Despite the abundance of sanitary pads, some adolescent girls in some communities in the Northern Region continue to use rags during their menstrual cycle, whiles others have no or little knowledge on menstrual hygiene.
Checks by TV3 has revealed there are no sanitary pads in shops at most rural communities in the region, and in areas where there is availability, affordability has become a challenge to parents and their girl child.
Most adolescent girls, including 13-year-old Tibornyaan Yabdow from Nanjuni in the Yendi District have no option than to resort to the use of rags as sanitary pads whenever they are in their menstruating.
As the world marked Menstrual Hygiene Day on Sunday, May 28, TV3 interacted with Tibornyaan who has January this year when she started menstruating, been using rags as sanitary pad.
Growing up and seeing the changes that comes with adolescence, Tibornyaan knew she was closer to her menstrual cycle hence was always on the lookout for her menses to save her any embarrassment among her classmates.
“It was on January 18, 2017, I was in the classroom when I began feeling pains in my waist and my whole body as well. Minutes later, I felt something dripping in my panties, I went to the school urinal and checked, It was then that I found out that it was blood,” she told TV3 She said she returned to the classroom to ask permission from her teacher to go home, only to be met with a barrage of questions from her mother.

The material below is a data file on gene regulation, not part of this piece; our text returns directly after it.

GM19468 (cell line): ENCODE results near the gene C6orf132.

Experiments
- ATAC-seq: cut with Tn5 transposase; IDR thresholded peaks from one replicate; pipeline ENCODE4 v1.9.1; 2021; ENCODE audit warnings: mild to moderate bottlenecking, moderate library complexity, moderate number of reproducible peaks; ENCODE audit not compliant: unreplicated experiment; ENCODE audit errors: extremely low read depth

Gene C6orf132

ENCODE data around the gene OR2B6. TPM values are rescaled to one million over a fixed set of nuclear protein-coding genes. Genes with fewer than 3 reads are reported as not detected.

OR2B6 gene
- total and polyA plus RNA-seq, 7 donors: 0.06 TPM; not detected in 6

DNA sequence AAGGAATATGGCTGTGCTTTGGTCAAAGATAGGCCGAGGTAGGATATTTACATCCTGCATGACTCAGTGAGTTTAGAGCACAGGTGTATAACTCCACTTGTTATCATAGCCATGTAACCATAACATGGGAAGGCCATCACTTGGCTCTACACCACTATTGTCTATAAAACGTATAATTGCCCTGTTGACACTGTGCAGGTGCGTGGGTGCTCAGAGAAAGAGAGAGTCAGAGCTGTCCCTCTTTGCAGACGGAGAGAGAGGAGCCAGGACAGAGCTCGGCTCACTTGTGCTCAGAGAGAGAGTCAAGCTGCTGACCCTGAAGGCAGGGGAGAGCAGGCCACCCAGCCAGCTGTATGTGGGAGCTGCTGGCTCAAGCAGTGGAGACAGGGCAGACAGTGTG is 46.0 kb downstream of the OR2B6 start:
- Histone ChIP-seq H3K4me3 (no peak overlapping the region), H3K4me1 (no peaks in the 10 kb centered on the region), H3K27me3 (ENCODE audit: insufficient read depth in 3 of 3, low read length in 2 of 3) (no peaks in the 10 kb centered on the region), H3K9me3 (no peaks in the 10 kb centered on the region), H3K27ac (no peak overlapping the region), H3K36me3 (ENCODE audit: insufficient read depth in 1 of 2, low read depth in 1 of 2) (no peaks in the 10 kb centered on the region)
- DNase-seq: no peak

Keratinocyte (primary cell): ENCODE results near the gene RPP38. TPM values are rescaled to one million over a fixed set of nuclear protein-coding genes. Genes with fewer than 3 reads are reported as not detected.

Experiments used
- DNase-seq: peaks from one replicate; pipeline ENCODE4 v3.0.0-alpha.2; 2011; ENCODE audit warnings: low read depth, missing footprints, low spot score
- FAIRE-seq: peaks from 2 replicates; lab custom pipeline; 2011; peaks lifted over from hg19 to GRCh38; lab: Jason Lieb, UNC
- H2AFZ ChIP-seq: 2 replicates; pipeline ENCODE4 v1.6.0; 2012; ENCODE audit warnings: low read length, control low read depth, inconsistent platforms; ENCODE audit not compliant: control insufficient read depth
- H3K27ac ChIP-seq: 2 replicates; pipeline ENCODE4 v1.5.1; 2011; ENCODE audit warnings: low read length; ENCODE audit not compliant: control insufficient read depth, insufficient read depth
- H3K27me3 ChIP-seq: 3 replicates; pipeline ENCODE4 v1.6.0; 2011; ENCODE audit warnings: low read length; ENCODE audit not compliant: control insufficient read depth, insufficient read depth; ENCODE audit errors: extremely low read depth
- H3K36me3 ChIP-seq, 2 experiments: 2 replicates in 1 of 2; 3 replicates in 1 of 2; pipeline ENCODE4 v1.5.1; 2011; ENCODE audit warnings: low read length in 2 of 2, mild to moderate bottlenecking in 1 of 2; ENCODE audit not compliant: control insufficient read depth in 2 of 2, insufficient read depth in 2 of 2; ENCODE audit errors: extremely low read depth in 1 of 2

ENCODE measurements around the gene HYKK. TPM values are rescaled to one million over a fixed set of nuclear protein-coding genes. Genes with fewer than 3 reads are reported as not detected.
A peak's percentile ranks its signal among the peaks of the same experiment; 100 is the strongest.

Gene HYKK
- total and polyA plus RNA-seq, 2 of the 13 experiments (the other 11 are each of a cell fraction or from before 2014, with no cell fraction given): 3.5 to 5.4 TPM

“I told her I have had my menses and that is why I have come home, she took me inside, asked me to bath and come and when I returned, she tore up a new cloth and fitted it into my panties to avoid staining my uniform” she narrated.
Four months on, the three pieces of rags bequeathed her by her mother during her first menstruation still serves as sanitary pads. She washes each of the rag after each use, and reuse them.
“I wash and iron the rags after each menstruation and keep them in my bag till the next one” she said.
Asked if she has seen a sanitary pad before, she answered in the affirmative but was quick to add that her mother is unable to afford sanitary pads for her.
Tibornyaan lives one hour drive away from the main community, Gnani, and if she has the means to buy a sanitary pad, she said distance will be an impediment to her.
Checks at shops in the community showed non-availability of sanitary pads.
The story of Tibornyaan is no different from her peers in rural Ghana.
While teenagers in the urban Ghana get to speak about menstruation and even get assistance from their parents or guardians on how to stay hygienic during their menstrual periods, same cannot be said of the rural adolescent girl.